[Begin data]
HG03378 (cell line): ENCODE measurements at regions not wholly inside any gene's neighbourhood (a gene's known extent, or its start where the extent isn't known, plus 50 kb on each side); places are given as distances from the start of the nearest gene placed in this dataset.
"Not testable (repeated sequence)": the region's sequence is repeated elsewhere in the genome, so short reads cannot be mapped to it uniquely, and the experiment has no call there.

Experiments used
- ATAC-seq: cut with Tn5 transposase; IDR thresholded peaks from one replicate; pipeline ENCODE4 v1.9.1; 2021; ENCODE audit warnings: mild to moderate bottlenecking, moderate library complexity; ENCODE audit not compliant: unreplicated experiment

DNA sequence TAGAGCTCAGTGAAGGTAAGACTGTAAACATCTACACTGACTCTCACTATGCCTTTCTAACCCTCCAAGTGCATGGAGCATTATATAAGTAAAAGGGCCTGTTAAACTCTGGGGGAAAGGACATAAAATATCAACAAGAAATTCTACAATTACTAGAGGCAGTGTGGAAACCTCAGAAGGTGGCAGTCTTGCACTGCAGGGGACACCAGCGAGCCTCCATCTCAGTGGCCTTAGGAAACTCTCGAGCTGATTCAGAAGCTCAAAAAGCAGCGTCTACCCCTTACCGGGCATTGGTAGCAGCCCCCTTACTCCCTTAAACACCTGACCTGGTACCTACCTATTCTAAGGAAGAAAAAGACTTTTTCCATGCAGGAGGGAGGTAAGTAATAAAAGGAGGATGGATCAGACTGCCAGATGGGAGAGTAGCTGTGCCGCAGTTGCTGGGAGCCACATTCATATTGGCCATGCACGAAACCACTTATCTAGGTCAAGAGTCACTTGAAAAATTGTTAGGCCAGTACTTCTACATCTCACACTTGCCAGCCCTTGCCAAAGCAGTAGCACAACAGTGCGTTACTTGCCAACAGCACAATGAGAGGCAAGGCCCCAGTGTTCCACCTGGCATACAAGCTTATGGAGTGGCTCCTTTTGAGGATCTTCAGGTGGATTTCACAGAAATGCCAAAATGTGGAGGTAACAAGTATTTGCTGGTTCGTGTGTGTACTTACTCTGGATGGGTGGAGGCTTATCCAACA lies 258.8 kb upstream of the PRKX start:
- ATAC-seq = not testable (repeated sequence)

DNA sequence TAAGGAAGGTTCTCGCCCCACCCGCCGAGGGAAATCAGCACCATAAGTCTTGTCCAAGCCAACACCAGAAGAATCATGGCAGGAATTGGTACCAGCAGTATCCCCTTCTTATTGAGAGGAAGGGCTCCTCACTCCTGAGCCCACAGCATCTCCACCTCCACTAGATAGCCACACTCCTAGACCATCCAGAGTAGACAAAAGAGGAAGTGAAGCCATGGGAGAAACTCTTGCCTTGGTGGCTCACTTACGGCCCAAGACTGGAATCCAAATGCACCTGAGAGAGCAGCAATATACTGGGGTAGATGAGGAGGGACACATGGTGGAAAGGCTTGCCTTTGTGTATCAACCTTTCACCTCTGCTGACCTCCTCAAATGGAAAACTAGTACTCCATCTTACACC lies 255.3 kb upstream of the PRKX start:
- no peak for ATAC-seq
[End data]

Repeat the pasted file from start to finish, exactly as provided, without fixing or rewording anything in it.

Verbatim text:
HG03378 (cell line): ENCODE measurements at regions not wholly inside any gene's neighbourhood (a gene's known extent, or its start where the extent isn't known, plus 50 kb on each side); places are given as distances from the start of the nearest gene placed in this dataset.
"Not testable (repeated sequence)": the region's sequence is repeated elsewhere in the genome, so short reads cannot be mapped to it uniquely, and the experiment has no call there.

Experiments used
- ATAC-seq: cut with Tn5 transposase; IDR thresholded peaks from one replicate; pipeline ENCODE4 v1.9.1; 2021; ENCODE audit warnings: mild to moderate bottlenecking, moderate library complexity; ENCODE audit not compliant: unreplicated experiment

DNA sequence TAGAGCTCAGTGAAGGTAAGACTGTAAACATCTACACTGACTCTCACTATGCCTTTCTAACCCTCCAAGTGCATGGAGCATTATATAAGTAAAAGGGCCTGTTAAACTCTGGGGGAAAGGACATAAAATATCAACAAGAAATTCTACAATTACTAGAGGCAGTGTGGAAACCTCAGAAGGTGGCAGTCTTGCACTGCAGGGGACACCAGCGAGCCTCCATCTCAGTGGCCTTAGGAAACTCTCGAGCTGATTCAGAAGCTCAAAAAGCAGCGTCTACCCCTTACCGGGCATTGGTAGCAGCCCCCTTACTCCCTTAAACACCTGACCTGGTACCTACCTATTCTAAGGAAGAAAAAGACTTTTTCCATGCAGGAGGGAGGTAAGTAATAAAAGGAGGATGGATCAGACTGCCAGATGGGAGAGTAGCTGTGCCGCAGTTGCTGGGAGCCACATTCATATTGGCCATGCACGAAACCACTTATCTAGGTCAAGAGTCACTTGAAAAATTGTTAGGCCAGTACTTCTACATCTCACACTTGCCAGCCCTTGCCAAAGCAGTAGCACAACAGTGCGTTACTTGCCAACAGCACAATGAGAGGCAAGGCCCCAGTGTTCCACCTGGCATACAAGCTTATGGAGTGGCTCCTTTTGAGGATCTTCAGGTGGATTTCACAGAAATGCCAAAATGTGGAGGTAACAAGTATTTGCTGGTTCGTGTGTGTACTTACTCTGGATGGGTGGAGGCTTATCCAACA lies 258.8 kb upstream of the PRKX start:
- ATAC-seq = not testable (repeated sequence)

DNA sequence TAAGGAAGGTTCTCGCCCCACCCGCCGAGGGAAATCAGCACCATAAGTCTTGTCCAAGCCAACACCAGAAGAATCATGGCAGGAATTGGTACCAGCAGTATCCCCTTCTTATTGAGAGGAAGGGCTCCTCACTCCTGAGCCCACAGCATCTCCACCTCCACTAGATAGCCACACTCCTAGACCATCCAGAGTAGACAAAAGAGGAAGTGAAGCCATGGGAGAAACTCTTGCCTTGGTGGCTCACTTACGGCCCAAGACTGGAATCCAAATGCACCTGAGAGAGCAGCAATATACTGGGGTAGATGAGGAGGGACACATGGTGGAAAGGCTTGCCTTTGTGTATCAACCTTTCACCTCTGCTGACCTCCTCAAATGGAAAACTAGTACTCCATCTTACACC lies 255.3 kb upstream of the PRKX start:
- no peak for ATAC-seq